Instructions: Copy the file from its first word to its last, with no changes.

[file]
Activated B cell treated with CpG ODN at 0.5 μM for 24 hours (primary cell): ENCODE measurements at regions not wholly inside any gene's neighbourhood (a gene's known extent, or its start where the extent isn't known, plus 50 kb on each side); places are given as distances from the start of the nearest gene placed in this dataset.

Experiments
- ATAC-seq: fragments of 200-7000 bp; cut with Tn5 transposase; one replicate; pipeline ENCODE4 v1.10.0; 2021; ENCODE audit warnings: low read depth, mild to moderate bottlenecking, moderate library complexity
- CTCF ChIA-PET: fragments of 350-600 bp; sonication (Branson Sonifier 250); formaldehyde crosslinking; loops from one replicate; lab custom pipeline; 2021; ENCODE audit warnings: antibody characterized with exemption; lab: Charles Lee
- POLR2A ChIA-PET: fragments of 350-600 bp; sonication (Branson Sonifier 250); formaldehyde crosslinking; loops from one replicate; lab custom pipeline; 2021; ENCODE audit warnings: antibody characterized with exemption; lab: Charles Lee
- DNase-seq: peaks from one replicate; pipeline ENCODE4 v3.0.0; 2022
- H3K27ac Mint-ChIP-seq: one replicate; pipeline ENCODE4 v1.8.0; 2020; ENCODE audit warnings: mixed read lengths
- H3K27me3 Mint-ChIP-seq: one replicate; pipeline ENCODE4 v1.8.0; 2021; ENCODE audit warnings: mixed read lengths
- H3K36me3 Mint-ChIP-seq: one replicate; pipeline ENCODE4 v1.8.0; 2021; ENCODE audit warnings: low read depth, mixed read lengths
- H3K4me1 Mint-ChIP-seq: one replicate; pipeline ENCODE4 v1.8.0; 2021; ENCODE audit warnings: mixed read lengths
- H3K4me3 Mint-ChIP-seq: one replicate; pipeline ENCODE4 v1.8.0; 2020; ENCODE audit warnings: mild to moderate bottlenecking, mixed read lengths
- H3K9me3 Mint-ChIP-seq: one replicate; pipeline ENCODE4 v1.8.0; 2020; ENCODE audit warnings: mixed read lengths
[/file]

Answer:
Activated B cell treated with CpG ODN at 0.5 μM for 24 hours (primary cell): ENCODE measurements at regions not wholly inside any gene's neighbourhood (a gene's known extent, or its start where the extent isn't known, plus 50 kb on each side); places are given as distances from the start of the nearest gene placed in this dataset.

Experiments
- ATAC-seq: fragments of 200-7000 bp; cut with Tn5 transposase; one replicate; pipeline ENCODE4 v1.10.0; 2021; ENCODE audit warnings: low read depth, mild to moderate bottlenecking, moderate library complexity
- CTCF ChIA-PET: fragments of 350-600 bp; sonication (Branson Sonifier 250); formaldehyde crosslinking; loops from one replicate; lab custom pipeline; 2021; ENCODE audit warnings: antibody characterized with exemption; lab: Charles Lee
- POLR2A ChIA-PET: fragments of 350-600 bp; sonication (Branson Sonifier 250); formaldehyde crosslinking; loops from one replicate; lab custom pipeline; 2021; ENCODE audit warnings: antibody characterized with exemption; lab: Charles Lee
- DNase-seq: peaks from one replicate; pipeline ENCODE4 v3.0.0; 2022
- H3K27ac Mint-ChIP-seq: one replicate; pipeline ENCODE4 v1.8.0; 2020; ENCODE audit warnings: mixed read lengths
- H3K27me3 Mint-ChIP-seq: one replicate; pipeline ENCODE4 v1.8.0; 2021; ENCODE audit warnings: mixed read lengths
- H3K36me3 Mint-ChIP-seq: one replicate; pipeline ENCODE4 v1.8.0; 2021; ENCODE audit warnings: low read depth, mixed read lengths
- H3K4me1 Mint-ChIP-seq: one replicate; pipeline ENCODE4 v1.8.0; 2021; ENCODE audit warnings: mixed read lengths
- H3K4me3 Mint-ChIP-seq: one replicate; pipeline ENCODE4 v1.8.0; 2020; ENCODE audit warnings: mild to moderate bottlenecking, mixed read lengths
- H3K9me3 Mint-ChIP-seq: one replicate; pipeline ENCODE4 v1.8.0; 2020; ENCODE audit warnings: mixed read lengths